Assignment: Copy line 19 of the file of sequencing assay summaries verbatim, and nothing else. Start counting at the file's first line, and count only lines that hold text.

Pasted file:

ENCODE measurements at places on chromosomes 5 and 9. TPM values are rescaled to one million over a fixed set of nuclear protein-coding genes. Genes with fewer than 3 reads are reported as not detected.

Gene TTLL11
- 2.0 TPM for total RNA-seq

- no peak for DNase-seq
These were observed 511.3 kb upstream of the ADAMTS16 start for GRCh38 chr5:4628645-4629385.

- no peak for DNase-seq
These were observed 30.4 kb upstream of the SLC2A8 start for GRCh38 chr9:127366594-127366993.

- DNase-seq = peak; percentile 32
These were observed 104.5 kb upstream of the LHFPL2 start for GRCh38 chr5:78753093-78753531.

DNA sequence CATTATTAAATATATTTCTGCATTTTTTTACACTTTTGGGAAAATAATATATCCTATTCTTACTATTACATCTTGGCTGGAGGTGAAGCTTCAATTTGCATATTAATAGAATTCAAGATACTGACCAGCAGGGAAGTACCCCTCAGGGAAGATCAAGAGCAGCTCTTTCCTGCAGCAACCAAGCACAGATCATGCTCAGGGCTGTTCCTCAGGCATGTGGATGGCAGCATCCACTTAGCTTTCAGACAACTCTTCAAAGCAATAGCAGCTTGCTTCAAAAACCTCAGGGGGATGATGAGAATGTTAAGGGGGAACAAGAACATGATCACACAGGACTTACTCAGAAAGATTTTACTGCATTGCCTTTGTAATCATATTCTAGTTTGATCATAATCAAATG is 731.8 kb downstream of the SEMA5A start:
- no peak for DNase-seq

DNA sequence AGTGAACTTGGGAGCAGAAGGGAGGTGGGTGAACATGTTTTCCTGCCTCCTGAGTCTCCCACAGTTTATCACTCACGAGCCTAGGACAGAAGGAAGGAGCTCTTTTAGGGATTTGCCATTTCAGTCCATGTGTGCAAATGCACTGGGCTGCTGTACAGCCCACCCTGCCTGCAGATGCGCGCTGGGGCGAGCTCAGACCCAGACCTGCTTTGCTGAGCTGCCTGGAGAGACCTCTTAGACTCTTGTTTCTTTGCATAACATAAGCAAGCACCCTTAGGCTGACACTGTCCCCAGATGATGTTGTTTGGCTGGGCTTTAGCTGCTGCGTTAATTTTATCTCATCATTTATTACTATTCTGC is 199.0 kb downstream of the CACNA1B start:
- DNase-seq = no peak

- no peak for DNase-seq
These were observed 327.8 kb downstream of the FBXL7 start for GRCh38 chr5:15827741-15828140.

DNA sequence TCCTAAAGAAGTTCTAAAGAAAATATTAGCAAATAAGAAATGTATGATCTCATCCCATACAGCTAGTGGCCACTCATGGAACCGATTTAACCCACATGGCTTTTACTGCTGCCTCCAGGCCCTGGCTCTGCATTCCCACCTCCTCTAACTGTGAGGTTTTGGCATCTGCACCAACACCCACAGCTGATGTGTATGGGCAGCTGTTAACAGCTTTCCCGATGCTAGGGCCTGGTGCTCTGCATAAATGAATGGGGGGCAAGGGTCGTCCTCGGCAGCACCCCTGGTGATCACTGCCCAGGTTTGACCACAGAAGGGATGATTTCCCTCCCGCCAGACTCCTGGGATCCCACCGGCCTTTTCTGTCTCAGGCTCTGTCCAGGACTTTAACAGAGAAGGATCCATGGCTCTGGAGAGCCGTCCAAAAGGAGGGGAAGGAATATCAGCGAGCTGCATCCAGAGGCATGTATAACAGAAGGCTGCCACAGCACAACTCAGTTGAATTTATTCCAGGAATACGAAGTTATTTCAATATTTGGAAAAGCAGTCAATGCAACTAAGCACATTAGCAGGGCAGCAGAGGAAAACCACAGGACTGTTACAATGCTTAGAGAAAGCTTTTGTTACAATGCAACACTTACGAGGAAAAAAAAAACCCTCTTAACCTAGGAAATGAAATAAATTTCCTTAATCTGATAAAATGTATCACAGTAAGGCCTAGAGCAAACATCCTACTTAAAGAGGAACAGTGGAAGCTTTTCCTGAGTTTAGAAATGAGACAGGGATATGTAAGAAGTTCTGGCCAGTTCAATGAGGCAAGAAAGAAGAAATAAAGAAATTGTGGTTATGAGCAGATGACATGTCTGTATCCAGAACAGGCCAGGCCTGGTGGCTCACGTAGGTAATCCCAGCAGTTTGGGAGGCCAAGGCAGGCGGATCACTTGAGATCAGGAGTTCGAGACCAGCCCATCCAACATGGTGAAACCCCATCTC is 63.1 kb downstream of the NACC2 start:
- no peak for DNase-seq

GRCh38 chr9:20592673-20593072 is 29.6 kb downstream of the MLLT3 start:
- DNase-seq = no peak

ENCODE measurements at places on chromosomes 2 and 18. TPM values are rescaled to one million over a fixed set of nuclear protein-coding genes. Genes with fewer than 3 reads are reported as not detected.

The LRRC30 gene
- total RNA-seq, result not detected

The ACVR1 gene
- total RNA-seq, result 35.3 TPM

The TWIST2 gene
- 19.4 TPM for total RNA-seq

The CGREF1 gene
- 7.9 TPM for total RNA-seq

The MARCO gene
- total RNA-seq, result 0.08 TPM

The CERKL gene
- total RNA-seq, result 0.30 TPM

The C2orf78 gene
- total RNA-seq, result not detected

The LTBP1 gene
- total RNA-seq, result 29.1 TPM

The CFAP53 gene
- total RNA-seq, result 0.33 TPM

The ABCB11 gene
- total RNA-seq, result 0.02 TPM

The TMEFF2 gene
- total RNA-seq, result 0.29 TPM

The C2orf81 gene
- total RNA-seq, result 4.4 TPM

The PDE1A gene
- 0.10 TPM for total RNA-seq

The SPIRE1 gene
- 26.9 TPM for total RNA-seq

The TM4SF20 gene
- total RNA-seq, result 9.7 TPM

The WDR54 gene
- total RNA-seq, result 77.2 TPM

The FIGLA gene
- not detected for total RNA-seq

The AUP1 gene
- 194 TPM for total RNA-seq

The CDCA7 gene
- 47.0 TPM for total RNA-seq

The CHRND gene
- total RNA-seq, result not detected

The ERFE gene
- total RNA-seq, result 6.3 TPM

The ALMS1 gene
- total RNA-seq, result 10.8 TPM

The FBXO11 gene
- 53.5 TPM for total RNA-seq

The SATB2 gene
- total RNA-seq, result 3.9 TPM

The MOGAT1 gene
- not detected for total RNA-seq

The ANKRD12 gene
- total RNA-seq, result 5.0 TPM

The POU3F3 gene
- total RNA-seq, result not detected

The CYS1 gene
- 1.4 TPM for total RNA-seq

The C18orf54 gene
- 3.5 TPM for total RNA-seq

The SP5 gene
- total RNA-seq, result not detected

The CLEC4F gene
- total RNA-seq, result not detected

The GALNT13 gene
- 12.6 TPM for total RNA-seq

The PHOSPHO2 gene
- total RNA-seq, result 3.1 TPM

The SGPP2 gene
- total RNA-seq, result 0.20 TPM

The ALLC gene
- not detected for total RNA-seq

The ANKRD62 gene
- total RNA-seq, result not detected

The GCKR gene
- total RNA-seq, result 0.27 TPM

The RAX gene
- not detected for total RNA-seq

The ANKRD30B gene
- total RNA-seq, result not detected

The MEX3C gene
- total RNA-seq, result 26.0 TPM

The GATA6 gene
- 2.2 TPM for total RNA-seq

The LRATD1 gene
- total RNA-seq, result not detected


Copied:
- DNase-seq = no peak